BOBBY CHARLES : ALLIGATORS, SPROCKETS AND BENDED KNEES

1938-2010

louisiana's forgotten genius

Selected Songs - 25 Tracks -

Cover Bobby Charles - Aligators Sprocket

CD One

01. Later Alligator
02. On Bended Knee
03. Hey Good Lookin'
04. Why Did You Leave
05. Don't You Know I Love You
06. Watch It Sprocket
07. Time Will Tell
08. Take It Easy, Greasy
09. Ain't Got No Home
10. Laura Lee
11. No Use Knocking
12. LonelyStreet
13. Mr Moon
14. I'm aFool to Care
15. Over Yonder
16. I'll Turn Square for You
17. Put Your Arms Around Me Honey
18. Why Can't You
19. No More (IAin't Gonna Do It)
20. You Can SuitYourself
21. One Eyed Jack
22. Yea Yea Baby (Yeah Yeah)
23. Good Lovin'
24. Your Picture

 

CD Two

01. Since She's Gone
02. At the Jamboree
03. Since I Lost You
04. Oh! Yeah
05. What Can I Do
06. The Town Is Talking
07. Bye Bye Baby
08. Those Eyes
09. WhataParty
10. I Just Want You
11. Four Winds
12. NothingAs Sweet As You
13. Teenagers
14. Tell Me Baby
15. I'd Like to Know
16. Lovesick Blues

Bonus Material:

17. Bill Haley & the Comets - See You Later Alligator
18. Fats Domino - Before I Grow Too Old
19. John Fred - Good Lovin'
20. Fats Domino - Walking to New Orleans
21. Clarence 'Frogman' Henry - But I Do
22. Fats Domino - It Keeps Raining
23. Clarence 'Frogman' Henry -  On Bended Knees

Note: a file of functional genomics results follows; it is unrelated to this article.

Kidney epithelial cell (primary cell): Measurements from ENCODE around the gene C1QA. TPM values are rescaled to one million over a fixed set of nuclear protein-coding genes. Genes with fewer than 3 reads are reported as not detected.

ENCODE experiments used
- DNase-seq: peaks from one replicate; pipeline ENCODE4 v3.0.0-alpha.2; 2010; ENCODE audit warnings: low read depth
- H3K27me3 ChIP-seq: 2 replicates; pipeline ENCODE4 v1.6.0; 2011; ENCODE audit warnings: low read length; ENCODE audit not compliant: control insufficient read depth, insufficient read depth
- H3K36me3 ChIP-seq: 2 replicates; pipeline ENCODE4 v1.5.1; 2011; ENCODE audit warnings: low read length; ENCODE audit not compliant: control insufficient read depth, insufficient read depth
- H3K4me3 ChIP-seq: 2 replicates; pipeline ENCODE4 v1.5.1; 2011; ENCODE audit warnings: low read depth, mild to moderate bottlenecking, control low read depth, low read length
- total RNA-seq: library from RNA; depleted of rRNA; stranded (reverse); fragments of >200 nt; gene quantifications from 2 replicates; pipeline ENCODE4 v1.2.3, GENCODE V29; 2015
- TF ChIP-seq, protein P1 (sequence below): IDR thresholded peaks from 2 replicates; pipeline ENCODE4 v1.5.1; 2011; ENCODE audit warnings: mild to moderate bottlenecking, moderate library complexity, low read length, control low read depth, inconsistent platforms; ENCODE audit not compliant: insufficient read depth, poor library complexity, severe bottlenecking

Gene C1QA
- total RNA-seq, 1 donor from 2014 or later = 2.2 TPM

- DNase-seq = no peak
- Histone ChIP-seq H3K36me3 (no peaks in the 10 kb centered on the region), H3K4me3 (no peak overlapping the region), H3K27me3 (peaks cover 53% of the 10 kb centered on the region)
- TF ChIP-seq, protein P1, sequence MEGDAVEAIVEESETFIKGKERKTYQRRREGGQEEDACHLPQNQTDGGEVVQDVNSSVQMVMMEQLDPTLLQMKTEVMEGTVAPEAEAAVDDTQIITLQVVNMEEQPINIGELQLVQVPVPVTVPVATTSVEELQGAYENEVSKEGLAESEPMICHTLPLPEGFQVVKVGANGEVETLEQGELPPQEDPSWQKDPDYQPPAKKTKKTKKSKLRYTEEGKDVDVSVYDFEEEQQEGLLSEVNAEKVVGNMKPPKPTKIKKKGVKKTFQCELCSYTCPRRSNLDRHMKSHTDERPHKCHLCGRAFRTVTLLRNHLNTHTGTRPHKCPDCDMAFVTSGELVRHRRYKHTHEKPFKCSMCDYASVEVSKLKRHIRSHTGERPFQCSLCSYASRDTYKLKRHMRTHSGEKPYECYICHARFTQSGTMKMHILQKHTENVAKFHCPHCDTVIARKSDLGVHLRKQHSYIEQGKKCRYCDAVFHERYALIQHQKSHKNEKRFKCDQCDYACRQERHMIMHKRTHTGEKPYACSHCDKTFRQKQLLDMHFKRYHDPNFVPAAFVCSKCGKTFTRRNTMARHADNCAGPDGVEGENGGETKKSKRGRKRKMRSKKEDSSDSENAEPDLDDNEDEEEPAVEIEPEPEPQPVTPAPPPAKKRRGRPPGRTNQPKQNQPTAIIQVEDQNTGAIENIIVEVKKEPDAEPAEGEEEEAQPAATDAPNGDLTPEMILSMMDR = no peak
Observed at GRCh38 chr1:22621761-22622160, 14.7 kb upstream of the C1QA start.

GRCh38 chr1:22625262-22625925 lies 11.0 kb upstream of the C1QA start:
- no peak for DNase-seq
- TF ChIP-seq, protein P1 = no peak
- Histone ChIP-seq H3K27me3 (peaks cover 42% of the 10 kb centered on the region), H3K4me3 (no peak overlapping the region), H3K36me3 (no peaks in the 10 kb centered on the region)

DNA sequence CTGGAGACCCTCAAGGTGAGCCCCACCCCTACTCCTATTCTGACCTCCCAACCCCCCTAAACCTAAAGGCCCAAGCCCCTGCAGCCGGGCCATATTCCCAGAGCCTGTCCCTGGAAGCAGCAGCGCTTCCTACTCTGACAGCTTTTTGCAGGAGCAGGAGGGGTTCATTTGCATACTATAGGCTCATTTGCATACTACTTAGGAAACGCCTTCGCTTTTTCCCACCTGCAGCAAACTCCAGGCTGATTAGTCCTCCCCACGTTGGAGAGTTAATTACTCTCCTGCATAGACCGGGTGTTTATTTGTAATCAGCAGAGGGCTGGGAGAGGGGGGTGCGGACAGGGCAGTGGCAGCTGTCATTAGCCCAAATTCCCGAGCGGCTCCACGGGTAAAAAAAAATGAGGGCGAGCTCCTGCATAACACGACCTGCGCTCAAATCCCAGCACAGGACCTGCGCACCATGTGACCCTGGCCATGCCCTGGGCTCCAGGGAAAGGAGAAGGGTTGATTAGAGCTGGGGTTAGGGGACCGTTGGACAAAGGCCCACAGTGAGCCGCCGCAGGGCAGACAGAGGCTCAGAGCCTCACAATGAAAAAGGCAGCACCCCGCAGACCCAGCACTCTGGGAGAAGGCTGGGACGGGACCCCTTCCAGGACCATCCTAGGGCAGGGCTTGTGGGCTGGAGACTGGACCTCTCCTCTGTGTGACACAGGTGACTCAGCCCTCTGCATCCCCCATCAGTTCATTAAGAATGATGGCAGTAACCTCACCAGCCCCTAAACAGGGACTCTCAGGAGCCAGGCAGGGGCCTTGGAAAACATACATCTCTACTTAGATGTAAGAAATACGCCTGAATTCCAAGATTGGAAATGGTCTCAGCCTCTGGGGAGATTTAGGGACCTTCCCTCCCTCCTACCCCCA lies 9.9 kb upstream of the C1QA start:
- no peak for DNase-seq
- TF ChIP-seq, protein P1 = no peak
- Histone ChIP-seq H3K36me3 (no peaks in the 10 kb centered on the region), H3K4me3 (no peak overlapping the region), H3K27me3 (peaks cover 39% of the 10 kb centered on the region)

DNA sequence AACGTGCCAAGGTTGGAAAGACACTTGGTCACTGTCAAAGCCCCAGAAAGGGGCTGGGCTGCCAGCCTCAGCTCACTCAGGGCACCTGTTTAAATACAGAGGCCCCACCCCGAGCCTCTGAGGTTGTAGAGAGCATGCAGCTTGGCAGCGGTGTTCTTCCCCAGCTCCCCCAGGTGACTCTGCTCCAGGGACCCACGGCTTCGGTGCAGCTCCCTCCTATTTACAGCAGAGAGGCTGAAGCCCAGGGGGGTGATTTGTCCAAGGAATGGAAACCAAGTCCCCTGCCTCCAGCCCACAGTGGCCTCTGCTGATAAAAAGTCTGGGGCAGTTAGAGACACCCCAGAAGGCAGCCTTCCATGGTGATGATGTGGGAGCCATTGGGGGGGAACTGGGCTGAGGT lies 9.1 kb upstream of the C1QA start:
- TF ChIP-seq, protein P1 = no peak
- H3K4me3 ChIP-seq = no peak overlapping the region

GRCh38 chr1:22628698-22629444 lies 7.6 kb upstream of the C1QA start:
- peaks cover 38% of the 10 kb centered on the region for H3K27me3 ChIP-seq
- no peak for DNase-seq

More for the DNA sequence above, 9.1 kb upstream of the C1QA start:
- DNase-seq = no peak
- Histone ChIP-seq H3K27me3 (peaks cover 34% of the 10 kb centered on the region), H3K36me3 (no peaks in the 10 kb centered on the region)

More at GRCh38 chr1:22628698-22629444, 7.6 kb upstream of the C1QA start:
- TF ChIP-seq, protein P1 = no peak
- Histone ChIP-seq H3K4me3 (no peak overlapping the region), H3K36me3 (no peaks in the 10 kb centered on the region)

24. Johnnie Allan &the Krazy Kats - Your Picture

 

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Bill Halley & The Comets

"See Yoy Later Alligator" - 1956

Fats Domino

"Walking To New Orleans" - 1960

 

John Fred

"Good Lovin' - 1960

Clarence "Frogman" Henry 

(I Don't Know Why) But I Do" - 1960

PREVIOUS ALBUMS (No Compilations)

"Down South In New Orleans"

"Down South In New Orleans" was the last song that Bobby Charles performed on stage, it was on November 25, 1976 at the Winterland Ballroom in San Francisco, at The Band's farewell concert. The song was included in the triple album that remembered the event, but was the only artist who participated in the concert that Scorsese did not include in the movie The Last Waltz. Robert Charles Guidry should be considered among the great Louisiana composers, perhaps hiding behind his introverted personality, rock'n'roll pioneer and musical ideologist of the swamp rhyth'n'blues. Bill Halley, Fats Domino or Clarence Henry got hits with his songs, but were only a sample of Bobby Charles's ability to compose, between 1955 and 1957 he recorded seven singles for Chess in Chicago and for the next two years, six more singles for Imperial Records, being more than thirty the total number of 45's recorded throughout his career. His first album by his own did not appear until 1972, although since then his musical journey was another story.

02/14/2020

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